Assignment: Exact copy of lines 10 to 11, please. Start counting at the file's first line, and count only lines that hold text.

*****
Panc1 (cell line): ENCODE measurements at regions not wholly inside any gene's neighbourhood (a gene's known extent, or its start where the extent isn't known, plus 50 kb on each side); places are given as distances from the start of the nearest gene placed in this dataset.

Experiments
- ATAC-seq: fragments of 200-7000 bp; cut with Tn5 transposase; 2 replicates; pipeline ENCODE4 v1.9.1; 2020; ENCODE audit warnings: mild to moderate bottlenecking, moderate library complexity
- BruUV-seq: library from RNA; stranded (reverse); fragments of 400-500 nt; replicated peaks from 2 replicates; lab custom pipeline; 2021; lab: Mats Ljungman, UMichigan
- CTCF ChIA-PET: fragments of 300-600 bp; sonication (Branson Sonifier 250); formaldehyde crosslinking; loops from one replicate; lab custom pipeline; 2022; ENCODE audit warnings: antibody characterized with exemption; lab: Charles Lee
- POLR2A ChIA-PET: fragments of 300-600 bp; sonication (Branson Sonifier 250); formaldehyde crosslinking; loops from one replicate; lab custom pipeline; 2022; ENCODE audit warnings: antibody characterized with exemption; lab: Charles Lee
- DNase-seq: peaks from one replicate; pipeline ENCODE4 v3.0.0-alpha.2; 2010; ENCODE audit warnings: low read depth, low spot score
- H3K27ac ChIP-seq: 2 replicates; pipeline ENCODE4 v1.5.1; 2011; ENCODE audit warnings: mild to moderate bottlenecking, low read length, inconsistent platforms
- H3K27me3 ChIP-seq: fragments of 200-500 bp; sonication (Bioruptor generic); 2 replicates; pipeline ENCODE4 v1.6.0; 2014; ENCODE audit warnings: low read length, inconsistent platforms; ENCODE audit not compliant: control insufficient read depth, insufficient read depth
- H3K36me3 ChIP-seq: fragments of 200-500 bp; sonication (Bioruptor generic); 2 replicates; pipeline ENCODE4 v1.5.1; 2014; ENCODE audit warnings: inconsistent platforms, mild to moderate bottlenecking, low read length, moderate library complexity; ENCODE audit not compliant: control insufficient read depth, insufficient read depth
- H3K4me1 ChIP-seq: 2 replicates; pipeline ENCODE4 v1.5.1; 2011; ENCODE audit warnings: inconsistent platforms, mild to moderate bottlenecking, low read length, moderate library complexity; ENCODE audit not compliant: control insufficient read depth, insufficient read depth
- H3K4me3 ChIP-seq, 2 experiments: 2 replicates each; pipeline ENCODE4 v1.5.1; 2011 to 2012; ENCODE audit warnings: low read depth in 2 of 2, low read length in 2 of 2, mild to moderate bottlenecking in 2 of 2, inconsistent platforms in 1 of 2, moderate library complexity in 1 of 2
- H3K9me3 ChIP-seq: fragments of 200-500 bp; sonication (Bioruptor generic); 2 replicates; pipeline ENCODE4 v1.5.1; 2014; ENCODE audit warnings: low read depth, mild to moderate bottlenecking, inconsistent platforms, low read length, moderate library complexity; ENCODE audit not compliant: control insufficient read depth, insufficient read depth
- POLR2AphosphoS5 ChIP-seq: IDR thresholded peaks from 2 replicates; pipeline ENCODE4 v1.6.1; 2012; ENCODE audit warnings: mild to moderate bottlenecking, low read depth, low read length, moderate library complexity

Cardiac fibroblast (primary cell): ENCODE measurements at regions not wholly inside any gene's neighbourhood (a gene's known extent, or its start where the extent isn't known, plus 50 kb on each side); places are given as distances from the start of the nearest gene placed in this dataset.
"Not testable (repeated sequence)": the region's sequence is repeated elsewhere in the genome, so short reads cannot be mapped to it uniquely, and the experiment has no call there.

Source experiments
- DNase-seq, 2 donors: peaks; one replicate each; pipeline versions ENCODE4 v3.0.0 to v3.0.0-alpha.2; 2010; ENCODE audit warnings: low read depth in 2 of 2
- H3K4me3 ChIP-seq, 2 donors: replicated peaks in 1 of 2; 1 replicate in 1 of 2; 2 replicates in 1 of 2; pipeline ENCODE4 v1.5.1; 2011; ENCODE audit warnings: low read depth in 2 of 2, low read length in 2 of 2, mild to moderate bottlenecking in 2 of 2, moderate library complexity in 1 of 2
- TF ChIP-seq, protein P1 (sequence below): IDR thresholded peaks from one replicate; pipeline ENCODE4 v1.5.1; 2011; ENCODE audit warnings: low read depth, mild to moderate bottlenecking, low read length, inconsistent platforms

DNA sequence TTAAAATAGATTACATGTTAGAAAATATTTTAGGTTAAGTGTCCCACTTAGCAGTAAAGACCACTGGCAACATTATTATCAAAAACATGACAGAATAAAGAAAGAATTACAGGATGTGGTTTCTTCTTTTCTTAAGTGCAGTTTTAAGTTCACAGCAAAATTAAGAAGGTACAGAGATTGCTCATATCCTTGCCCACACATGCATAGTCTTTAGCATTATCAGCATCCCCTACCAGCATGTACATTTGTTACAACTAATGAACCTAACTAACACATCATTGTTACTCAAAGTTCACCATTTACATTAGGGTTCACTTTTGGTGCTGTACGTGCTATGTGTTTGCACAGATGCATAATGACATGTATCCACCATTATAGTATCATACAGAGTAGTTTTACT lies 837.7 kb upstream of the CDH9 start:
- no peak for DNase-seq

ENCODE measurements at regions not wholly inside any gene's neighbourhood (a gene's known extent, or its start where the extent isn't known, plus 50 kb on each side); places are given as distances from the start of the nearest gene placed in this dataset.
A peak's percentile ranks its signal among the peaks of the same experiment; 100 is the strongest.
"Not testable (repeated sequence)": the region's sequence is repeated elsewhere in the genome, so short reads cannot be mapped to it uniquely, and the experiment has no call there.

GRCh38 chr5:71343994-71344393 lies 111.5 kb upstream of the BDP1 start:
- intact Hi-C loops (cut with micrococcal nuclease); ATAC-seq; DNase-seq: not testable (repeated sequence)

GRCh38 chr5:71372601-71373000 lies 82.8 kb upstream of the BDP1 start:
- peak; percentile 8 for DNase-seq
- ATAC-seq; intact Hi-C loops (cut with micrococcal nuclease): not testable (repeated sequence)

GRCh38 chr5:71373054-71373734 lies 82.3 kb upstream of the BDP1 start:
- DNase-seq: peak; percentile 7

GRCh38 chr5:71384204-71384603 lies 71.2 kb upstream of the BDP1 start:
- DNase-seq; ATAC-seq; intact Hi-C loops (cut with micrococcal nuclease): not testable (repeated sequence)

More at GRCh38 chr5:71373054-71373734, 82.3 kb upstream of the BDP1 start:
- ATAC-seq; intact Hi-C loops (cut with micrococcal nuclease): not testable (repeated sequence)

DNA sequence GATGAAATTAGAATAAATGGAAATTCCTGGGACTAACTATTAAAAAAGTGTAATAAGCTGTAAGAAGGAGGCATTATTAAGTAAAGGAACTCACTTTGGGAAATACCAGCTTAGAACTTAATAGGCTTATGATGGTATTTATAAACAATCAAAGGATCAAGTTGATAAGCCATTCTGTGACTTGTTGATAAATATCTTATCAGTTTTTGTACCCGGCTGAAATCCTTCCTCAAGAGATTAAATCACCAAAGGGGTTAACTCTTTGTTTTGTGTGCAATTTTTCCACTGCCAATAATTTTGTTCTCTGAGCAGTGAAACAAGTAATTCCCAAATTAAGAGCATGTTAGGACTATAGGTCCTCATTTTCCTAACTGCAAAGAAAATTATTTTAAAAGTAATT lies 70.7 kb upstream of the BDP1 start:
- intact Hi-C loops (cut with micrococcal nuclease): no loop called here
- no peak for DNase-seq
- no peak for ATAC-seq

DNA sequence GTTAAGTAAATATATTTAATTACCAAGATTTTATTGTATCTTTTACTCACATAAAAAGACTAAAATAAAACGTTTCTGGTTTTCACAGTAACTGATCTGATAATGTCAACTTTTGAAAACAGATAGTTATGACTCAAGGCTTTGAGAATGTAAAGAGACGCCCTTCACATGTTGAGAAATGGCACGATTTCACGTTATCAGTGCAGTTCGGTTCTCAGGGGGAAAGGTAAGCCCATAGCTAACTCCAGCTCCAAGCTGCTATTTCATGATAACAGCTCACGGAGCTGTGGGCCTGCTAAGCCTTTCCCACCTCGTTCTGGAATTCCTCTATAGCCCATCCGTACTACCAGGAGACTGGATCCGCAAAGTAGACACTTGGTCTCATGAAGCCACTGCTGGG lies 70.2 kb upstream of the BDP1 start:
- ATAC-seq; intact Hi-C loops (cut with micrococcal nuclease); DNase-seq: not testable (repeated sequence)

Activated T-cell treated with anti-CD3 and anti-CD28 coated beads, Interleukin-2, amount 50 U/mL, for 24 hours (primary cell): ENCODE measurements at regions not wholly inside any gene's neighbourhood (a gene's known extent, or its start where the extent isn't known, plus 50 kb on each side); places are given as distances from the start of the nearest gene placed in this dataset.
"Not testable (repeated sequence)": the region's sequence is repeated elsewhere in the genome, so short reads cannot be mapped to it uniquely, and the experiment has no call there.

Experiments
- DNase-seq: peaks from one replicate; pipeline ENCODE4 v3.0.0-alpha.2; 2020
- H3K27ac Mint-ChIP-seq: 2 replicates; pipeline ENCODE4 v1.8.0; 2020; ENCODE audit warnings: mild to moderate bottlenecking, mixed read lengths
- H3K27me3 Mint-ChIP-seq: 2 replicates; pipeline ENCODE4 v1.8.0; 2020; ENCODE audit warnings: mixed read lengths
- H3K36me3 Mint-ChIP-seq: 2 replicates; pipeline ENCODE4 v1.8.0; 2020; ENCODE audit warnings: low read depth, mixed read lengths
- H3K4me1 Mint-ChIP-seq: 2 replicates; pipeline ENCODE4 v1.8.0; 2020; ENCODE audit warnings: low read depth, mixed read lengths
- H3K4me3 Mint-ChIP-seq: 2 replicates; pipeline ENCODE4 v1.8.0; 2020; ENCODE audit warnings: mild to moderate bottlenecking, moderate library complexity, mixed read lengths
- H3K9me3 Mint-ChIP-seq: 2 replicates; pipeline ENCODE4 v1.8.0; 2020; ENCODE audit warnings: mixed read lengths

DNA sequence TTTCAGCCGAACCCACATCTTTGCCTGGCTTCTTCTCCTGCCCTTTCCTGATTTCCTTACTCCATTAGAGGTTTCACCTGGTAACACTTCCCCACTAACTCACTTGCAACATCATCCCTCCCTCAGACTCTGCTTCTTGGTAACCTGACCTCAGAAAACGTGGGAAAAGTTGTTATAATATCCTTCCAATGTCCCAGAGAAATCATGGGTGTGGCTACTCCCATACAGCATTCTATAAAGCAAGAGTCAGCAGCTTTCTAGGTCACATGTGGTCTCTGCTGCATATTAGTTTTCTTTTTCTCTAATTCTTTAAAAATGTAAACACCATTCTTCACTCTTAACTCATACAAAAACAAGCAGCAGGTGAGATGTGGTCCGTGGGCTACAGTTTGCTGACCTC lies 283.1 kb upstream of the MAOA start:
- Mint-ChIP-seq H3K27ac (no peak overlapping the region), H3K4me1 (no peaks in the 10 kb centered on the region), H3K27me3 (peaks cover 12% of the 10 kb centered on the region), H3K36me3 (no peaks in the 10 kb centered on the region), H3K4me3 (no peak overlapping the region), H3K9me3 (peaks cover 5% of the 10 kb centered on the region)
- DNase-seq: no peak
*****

- H3K36me3 ChIP-seq: fragments of 200-500 bp; sonication (Bioruptor generic); 2 replicates; pipeline ENCODE4 v1.5.1; 2014; ENCODE audit warnings: inconsistent platforms, mild to moderate bottlenecking, low read length, moderate library complexity; ENCODE audit not compliant: control insufficient read depth, insufficient read depth
- H3K4me1 ChIP-seq: 2 replicates; pipeline ENCODE4 v1.5.1; 2011; ENCODE audit warnings: inconsistent platforms, mild to moderate bottlenecking, low read length, moderate library complexity; ENCODE audit not compliant: control insufficient read depth, insufficient read depth